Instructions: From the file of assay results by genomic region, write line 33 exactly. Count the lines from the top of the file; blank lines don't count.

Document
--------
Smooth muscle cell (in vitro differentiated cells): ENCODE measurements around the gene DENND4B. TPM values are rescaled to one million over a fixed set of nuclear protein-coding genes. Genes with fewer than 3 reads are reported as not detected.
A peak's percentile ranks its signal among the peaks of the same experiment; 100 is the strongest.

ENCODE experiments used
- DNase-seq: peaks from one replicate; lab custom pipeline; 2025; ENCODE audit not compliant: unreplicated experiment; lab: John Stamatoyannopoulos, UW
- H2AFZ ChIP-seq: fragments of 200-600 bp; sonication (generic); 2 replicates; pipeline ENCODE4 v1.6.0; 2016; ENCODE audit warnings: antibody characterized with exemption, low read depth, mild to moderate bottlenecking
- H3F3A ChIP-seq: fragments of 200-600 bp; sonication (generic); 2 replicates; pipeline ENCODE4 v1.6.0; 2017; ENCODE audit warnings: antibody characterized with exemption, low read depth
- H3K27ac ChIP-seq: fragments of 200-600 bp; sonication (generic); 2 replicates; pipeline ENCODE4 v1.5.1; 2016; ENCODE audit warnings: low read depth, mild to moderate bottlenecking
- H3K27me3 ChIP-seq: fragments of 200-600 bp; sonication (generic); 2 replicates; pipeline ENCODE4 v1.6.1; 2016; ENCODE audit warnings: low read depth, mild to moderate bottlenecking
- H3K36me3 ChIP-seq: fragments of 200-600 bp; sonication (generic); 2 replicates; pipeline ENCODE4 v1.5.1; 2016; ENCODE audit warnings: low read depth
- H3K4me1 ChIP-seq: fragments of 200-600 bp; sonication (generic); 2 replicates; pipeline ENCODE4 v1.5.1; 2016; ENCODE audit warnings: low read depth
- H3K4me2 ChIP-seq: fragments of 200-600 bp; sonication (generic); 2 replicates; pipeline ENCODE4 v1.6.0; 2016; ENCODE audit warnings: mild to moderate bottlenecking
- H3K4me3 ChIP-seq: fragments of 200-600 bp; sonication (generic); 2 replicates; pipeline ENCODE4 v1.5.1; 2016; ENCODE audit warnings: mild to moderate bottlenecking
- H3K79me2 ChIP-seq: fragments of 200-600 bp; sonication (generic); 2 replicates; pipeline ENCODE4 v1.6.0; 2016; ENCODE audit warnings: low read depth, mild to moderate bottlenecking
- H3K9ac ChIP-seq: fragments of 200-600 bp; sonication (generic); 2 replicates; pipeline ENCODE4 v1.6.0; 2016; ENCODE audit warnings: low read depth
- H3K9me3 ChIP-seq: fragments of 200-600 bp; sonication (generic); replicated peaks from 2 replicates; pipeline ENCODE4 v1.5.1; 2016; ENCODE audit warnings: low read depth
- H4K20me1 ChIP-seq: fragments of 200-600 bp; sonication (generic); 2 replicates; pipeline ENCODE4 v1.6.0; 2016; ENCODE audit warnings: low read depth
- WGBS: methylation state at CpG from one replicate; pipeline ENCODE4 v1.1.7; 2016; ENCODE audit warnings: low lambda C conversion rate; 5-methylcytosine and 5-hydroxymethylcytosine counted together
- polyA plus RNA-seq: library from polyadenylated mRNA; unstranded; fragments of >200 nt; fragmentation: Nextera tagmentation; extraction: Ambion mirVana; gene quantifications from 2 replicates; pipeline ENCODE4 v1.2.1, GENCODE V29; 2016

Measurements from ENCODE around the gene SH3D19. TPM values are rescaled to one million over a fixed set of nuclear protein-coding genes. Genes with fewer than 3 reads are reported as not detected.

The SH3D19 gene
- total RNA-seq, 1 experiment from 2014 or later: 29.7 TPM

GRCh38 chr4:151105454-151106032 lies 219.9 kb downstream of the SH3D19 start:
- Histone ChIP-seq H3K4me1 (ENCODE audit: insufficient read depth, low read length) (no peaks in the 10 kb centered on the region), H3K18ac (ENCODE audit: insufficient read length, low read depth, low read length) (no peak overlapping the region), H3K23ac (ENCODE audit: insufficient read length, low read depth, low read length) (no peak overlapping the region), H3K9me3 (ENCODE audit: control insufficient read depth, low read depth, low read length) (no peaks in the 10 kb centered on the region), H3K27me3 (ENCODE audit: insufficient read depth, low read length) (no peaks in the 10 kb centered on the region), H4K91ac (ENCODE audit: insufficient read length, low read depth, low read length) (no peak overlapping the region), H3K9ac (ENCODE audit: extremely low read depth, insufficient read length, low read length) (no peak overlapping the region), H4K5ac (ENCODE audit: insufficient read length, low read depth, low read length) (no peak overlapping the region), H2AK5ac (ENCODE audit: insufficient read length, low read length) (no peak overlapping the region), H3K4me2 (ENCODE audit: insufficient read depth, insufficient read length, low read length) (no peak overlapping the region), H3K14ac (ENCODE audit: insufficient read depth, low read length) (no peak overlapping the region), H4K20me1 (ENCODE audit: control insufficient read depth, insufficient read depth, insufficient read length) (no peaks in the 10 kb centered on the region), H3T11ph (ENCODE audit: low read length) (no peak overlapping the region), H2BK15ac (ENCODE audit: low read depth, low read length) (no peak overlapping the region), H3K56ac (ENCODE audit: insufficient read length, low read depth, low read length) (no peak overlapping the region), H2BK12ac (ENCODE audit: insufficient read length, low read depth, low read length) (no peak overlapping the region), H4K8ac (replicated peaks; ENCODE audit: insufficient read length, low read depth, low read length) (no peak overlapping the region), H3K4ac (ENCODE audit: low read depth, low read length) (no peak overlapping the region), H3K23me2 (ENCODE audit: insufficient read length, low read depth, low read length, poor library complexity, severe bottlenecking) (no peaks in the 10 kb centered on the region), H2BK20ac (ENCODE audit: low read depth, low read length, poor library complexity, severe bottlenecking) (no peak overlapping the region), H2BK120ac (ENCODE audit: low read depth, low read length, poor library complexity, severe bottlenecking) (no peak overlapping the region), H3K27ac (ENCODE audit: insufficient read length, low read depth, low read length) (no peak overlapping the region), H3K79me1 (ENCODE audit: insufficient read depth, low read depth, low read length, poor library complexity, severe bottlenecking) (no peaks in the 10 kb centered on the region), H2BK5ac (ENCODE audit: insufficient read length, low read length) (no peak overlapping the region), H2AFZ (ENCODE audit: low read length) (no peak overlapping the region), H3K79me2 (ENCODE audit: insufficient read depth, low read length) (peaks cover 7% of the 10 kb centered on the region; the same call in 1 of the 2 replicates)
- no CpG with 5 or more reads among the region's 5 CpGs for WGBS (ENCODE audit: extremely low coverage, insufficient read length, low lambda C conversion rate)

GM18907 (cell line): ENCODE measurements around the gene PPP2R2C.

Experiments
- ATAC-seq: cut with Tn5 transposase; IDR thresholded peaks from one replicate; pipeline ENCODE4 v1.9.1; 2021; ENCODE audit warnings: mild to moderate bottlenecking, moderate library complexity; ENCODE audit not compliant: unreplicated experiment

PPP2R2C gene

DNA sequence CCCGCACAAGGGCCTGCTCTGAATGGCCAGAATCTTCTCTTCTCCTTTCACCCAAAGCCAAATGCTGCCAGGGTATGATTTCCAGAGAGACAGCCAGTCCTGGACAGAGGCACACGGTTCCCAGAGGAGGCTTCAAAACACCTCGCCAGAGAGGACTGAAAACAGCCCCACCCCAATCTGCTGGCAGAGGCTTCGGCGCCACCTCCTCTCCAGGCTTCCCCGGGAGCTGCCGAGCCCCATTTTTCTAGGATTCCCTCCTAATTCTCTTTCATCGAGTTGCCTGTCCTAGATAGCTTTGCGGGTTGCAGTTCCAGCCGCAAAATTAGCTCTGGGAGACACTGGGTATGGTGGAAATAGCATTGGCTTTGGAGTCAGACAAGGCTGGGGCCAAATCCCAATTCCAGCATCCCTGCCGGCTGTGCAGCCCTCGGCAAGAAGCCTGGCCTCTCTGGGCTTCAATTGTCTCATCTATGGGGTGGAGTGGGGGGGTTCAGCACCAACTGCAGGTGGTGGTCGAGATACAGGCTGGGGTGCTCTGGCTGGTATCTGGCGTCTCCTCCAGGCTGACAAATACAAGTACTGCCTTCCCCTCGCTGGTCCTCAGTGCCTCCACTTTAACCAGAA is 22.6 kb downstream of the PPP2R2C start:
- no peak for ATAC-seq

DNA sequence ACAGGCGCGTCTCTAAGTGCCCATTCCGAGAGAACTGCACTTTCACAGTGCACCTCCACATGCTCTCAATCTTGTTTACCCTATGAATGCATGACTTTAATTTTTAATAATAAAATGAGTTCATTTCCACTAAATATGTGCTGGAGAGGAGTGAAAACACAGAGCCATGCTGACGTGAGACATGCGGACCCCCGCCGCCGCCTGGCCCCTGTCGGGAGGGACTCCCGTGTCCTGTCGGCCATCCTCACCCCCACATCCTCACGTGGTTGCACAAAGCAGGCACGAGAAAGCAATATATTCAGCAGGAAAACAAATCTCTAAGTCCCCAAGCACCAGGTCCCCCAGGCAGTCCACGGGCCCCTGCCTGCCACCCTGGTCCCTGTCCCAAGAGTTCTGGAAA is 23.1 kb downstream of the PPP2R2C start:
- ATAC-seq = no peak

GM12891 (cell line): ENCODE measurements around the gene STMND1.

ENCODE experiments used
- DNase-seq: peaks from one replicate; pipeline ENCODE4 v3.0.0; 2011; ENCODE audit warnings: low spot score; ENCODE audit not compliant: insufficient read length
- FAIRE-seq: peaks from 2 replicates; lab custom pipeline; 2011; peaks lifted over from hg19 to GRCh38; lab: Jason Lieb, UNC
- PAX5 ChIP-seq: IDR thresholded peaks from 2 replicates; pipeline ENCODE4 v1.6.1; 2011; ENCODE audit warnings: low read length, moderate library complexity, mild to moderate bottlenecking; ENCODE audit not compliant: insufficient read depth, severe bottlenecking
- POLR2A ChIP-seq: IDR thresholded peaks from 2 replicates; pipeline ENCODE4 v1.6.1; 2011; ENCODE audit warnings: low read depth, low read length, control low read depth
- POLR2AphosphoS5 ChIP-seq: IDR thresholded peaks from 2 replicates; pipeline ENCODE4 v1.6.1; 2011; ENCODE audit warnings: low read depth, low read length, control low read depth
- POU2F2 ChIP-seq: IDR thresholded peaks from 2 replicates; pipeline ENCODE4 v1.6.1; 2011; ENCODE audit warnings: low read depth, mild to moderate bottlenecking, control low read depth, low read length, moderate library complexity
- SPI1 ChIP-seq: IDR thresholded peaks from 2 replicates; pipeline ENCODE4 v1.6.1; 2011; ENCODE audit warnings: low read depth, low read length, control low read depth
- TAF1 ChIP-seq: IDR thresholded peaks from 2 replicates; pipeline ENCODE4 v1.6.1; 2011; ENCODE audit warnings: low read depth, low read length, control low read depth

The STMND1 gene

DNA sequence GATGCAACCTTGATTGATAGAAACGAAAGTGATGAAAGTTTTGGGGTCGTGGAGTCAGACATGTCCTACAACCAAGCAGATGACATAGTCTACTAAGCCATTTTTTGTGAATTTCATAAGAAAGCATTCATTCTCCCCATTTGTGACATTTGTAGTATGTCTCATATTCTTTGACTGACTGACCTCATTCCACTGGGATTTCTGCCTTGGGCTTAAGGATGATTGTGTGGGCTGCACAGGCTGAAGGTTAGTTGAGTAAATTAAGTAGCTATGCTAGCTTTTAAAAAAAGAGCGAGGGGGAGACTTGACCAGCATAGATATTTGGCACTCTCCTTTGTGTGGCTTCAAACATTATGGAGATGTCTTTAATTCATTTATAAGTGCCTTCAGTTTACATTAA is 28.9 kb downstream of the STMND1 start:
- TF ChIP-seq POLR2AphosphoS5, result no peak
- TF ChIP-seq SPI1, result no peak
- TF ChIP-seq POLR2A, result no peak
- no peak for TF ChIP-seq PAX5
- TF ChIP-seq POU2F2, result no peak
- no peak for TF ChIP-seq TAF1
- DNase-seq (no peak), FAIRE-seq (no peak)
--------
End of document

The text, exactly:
GM12891 (cell line): ENCODE measurements around the gene STMND1.